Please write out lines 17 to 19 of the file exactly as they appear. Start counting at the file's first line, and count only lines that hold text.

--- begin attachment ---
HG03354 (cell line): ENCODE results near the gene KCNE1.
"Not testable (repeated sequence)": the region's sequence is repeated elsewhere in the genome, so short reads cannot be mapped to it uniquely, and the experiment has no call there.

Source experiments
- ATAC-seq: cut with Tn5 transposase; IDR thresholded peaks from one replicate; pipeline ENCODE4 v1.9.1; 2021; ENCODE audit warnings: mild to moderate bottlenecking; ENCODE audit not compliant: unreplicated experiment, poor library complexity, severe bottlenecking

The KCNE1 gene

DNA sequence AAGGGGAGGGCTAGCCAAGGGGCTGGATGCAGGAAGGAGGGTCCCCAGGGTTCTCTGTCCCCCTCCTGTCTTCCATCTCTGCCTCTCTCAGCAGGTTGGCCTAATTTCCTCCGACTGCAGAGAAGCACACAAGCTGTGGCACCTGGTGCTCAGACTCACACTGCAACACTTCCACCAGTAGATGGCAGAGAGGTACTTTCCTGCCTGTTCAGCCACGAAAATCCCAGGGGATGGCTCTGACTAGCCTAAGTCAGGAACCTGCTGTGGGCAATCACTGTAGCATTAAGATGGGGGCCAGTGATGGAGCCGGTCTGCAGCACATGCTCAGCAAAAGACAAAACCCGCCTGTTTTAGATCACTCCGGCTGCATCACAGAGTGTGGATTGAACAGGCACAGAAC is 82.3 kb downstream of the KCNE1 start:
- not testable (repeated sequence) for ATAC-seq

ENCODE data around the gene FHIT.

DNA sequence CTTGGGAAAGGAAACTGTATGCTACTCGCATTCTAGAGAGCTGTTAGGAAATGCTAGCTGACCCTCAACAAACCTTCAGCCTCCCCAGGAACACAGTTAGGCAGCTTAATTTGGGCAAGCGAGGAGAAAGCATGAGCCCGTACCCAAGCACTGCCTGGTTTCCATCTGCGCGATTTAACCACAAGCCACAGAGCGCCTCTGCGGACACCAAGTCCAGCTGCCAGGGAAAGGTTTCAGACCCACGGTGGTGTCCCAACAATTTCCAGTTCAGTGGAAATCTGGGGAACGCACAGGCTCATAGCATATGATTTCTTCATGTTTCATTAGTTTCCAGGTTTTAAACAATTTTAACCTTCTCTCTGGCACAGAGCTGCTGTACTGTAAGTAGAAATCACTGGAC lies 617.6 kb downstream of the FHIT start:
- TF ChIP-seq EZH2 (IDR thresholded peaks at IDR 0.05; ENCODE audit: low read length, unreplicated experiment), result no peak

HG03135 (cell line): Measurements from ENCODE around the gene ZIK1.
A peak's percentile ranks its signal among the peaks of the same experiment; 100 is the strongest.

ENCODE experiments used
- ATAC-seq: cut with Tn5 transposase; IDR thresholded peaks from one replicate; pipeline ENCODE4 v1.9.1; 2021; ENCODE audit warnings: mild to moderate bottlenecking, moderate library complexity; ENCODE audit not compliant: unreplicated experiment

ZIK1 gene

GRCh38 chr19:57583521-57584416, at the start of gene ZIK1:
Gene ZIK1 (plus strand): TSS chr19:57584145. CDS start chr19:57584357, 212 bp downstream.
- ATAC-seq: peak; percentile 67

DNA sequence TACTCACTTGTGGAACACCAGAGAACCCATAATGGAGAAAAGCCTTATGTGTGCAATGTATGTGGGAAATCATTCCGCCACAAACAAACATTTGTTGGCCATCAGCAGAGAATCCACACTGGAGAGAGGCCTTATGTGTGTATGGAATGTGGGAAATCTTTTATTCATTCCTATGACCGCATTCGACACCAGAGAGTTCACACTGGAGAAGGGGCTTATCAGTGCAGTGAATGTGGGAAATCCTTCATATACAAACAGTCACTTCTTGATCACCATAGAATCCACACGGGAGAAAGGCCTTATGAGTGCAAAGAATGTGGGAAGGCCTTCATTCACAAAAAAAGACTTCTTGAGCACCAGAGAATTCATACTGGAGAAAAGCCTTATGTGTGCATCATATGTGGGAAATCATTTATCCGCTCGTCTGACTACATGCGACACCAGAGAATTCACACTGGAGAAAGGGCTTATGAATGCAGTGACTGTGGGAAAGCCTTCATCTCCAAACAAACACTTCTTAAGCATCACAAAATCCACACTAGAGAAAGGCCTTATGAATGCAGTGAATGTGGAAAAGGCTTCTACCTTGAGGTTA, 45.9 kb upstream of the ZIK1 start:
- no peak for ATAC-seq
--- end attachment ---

Gene ZIK1 (plus strand): TSS chr19:57584145. CDS start chr19:57584357, 212 bp downstream.
- ATAC-seq: peak; percentile 67

DNA sequence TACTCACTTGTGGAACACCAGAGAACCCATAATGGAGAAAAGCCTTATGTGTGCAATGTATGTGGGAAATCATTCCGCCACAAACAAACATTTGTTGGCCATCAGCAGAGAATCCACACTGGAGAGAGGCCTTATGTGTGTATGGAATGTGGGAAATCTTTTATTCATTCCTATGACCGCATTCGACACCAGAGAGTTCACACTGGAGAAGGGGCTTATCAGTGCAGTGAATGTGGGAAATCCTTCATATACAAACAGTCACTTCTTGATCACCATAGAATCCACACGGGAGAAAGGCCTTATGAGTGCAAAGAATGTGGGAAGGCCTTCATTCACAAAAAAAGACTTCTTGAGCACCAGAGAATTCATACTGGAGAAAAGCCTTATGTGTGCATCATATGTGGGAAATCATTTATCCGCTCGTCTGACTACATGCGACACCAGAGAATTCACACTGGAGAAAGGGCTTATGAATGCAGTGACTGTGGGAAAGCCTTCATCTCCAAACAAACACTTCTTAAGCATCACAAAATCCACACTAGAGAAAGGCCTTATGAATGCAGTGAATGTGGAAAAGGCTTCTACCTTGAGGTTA, 45.9 kb upstream of the ZIK1 start: